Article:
A couple of months after it was discovered that a vulnerability with the T-Mobile website allowed hackers to log into any customer’s account, another vulnerability with T-Mo’s site has been found.
Security researcher Ryan Stevenson recently found that a T-Mobile subdomain would allow a person to access customer data just by entering their phone number. According to ZDNet, the subdomain was promotool.t-mobile.com and was primarily used by customer care, but it contained an API that’d show customer data just by adding a phone number to the end of a web address.
When this bug was taken advantage of, it’d show customer info like a full name, address, billing account number and account info, references to account PINs, and sometimes details like tax identification numbers.
The bug was discovered by Stevenson in early April and was reported to T-Mobile after. T-Mobile took the API offline the following day and gave Stevenson $1,000 as a bug bounty.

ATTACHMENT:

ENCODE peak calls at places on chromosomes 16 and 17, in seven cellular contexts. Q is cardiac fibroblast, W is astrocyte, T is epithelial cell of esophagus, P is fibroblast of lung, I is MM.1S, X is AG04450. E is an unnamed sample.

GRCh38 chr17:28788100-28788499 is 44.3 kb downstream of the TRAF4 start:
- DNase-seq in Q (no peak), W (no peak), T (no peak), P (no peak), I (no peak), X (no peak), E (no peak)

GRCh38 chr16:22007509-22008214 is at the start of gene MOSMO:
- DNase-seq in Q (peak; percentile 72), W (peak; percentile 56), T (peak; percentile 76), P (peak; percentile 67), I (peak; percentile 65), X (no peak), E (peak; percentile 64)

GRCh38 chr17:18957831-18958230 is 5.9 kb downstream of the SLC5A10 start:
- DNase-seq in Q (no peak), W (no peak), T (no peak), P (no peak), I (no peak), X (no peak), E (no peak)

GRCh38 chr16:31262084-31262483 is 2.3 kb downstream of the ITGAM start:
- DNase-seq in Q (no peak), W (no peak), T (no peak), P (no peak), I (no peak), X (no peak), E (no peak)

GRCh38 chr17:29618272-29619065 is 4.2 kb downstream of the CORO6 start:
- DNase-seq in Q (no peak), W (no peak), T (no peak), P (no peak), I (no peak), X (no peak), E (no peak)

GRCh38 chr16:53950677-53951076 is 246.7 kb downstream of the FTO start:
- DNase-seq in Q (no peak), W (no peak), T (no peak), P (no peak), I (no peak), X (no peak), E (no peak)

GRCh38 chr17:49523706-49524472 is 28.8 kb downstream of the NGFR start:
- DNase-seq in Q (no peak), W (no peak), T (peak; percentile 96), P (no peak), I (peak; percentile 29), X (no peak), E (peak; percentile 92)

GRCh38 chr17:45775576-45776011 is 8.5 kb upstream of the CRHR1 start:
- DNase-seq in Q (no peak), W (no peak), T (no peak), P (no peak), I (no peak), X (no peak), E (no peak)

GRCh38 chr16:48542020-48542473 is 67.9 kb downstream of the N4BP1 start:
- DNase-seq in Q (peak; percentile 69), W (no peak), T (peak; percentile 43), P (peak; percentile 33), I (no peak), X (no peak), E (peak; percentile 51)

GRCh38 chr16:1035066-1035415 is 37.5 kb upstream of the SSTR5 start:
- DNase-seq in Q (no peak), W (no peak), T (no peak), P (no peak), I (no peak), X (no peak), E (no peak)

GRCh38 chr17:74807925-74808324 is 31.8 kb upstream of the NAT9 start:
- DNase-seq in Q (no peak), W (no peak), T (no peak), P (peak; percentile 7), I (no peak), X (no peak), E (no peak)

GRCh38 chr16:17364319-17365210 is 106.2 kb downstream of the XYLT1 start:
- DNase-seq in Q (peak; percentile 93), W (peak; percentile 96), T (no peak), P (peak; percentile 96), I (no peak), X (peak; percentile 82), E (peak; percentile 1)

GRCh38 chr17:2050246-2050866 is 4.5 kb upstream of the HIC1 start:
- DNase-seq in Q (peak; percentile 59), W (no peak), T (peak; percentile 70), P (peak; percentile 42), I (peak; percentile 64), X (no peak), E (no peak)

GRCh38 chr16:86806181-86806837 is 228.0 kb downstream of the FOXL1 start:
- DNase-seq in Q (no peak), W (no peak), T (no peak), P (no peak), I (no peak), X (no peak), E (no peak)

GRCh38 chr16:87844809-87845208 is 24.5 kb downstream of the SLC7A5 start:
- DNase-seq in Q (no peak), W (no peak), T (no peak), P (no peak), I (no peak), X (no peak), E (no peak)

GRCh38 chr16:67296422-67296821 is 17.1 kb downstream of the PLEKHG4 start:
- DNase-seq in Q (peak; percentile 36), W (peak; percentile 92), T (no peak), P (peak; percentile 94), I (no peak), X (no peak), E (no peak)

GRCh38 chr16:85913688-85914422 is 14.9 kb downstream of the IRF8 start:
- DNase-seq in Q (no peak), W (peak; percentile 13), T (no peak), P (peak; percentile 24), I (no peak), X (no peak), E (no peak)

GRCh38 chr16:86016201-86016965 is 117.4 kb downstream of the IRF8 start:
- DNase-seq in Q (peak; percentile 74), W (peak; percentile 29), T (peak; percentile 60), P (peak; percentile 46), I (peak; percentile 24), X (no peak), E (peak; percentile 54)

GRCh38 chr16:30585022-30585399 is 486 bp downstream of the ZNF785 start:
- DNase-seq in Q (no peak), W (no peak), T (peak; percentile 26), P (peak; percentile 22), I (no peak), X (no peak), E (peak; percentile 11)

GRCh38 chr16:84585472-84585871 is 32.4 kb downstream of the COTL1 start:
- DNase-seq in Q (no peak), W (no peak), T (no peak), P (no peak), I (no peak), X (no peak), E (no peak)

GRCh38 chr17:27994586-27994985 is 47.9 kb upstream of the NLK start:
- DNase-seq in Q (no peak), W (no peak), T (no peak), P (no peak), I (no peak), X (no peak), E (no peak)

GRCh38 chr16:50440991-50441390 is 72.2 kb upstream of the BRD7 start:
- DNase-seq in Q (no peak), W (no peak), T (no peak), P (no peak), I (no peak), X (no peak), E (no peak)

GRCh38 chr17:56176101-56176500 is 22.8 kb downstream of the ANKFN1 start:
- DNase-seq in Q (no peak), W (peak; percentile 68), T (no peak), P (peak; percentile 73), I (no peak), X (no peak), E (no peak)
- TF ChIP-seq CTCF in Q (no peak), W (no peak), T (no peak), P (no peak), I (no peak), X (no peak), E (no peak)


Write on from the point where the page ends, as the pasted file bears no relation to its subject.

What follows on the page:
Here’s what T-Mobile had to say in response to the issue:
“The bug bounty program exists so that researchers can alert us to vulnerabilities, which is what happened here, and we support this type of responsible and coordinated disclosure.
“The bug was patched as soon as possible and we have no evidence that any customer information was accessed.”
This is a pretty serious security issue, especially when you consider that T-Mobile’s website recently had a similar problem that would let a malicious party log in to anyone’s account. In both instances, T-Mo has said that there’s been no evidence that customer info was compromised, but having two security bugs pop up within months of each other is still unsettling. Hopefully we don’t learn of a third any time soon.